“I promise you I didn’t do this on purpose.”
Sophomore psychology major and independent musician Lyric Rains-Bury, also known mononymously as Lyric, says to me in reference to his outfit — a red-tinted shirt plastered with a baby picture of himself with his name on the sleeves.
“I really just wanted to match with the rest of the red vibe I was feeling today,” he said.
He also makes a point to call out how his anime-decorated walls are “weird,” and how I should divert my attention elsewhere. My eyes jumped to an endless mound of caffeinated beverages that seemed to have accumulated on the floor.
As braggadocious and larger-than-life as Lyric presents himself in both his fashion choices and music stylings, he could not be more different in person.
The musician and Miami University student hails from Goshen, Ohio, a small town an hour outside of Oxford.
“We have corn,” Lyric said. “If you’re feeling crazy, you can go to a McDonald’s.”
Goshen is also predominantly white, and Lyric has struggled growing up there and being “triracial.” He is of Korean, Cherokee and Norwegian descent and struggled to feel like he belonged in a place where he dealt with racist jokes from peers.
“I’ve been told I look like just a different-looking white person,” Lyric said. “You could count the people of color [in Goshen] on one hand.”
Lyric’s fashion choices are best described as bold — a marked difference from the style trends in Goshen. He detailed a time when he wore a golden-glittery leopard tracksuit, a fur hat and sunglasses in high school. Some kids came up to him and made fun of his “lame excuse” for facial hair.
“Of all the things [they saw],” Lyric said, “it was almost endearing to me.”
This frustration with his surroundings caused Lyric to turn to artistic expression at an early age, something he’d been surrounded by his whole life.
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His father is primarily an auto body artist that works on motorcycles and his mother is a cartoonist.
Third grade is the earliest memory Lyric has of being recognized for writing poetry. His teachers and parents encouraged him to develop his skills.
However, once he reached high school, he was diagnosed with obsessive compulsive disorder (OCD) which prevented him from totally focusing on art over his academics.
“It helped that [my OCD] forced me to focus on my work,” Lyric said. “But it got to the point where I couldn’t really focus on my art.”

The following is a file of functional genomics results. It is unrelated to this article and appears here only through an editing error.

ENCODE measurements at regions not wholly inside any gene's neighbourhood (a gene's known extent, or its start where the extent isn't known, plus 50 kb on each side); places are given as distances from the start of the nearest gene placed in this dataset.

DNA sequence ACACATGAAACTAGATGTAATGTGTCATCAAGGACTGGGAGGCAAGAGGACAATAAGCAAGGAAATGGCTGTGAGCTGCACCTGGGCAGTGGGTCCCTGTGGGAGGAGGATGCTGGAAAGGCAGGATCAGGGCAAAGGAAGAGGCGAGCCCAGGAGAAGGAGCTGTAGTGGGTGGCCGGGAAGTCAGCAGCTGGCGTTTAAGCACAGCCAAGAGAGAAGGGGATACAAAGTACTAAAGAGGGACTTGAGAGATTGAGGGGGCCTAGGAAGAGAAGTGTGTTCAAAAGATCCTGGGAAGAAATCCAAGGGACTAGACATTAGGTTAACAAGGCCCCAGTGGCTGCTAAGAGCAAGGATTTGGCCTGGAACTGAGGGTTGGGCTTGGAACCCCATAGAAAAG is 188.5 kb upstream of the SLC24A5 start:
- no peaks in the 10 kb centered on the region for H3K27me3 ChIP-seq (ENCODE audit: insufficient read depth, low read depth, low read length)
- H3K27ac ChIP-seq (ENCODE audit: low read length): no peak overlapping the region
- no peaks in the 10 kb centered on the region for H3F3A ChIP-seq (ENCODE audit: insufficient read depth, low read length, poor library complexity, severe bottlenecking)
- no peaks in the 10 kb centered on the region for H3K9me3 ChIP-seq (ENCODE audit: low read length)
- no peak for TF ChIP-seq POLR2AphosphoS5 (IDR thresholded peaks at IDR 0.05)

He kept his musical aspirations alive by joining the pep band where he played the drum. It was his time performing for the pep band when he first experimented writing ‘poetry’ for the sheet music he had to practice.
“Poetry wasn’t a medium that was salient,” Lyric said. “Nor was it something that was going to be widespread or attain mass appeal. I wanted to make the music behind the poetry.”
After teaching himself how to use GarageBand on his iPad, he produced and wrote a song, “Flex Mix,” that he decided to debut in his high school talent show. His performance was met with extremely positive reception from his peers and their parents.
“It wasn’t pity applause,” Lyric said. “It was actual support. That feeling just kind of resonated in my soul hole, you know? It made me want to keep doing music.”
First-year marketing major and Lyric’s girlfriend Vanessa Hickcox also cites the talent show as a moment where she saw Lyric blossom.
“All of his [music] was satirical,” Hickcox said, “but you could see that there was talent there. In his stage presence and everything, there was something more there.”
When he came to Miami, he started to take himself a little more seriously as an artist. He started to branch out, go to open mics and perform at small gigs. Lyric describes his music as “loosely alternative hip-hop and pop” that “employs themes that vary between arrogance and depressive introspection.” He aims to “combine mainstream appeal with deeper topics.”
His main musical influences are Frank Ocean, Kanye West, OutKast and Tyler, the Creator. He also cites Timbaland and Missy Elliott’s work with Aaliyah as inspiration for his forays in music production.
As for style inspirations, Lyric cites early Lady Gaga, Gwen Stefani, Prince and most importantly, his mom.
“My philosophy is that if it looked good to me for the first ten seconds,” Lyric said, “I’m probably going to wear it.”
This past J-term, his friend in the Navy gave Lyric and his girlfriend an opportunity to visit him in Tokyo, and his experiences in Japan inspired his new album “Lyric Goes to Tokyo!”
The album was primarily recorded in his Etheridge dorm and his room back in Goshen. He has never recorded in a studio. He records in his “free time,” which is usually around 2 or 3 a.m. He produced the entirety of the album and drew the cover art himself.
“I don’t want to tell people to check out my album,” Lyric said. “Or that I’m a 20-year-old up and coming rapper. I’d rather have my fashion speak for me. If anyone ever sees an advertisement of mine, nine times out of ten I didn’t post it.”
His dad, Jason, takes up the marketing helm of his son’s music by paying for ads on YouTube, helping produce music videos and spreading the word on social media.
Sophomore political science major and friend Nathaniel Ike explains that Lyric’s humility isn’t an act, it’s the real deal.
“I’ve never heard Lyric say anything overtly prideful,” Ike said. “He is very down-to-earth for a man that is 6’5’’.”
Lyric plans to pursue his music career as far as it gets him, but he still plans to finish out school.
“Even if my music did take off,” Lyric said, “I would still want to get my Ph.D [in industrial/organizational psychology] just to say I did it so I don’t feel like I wasted my time here.”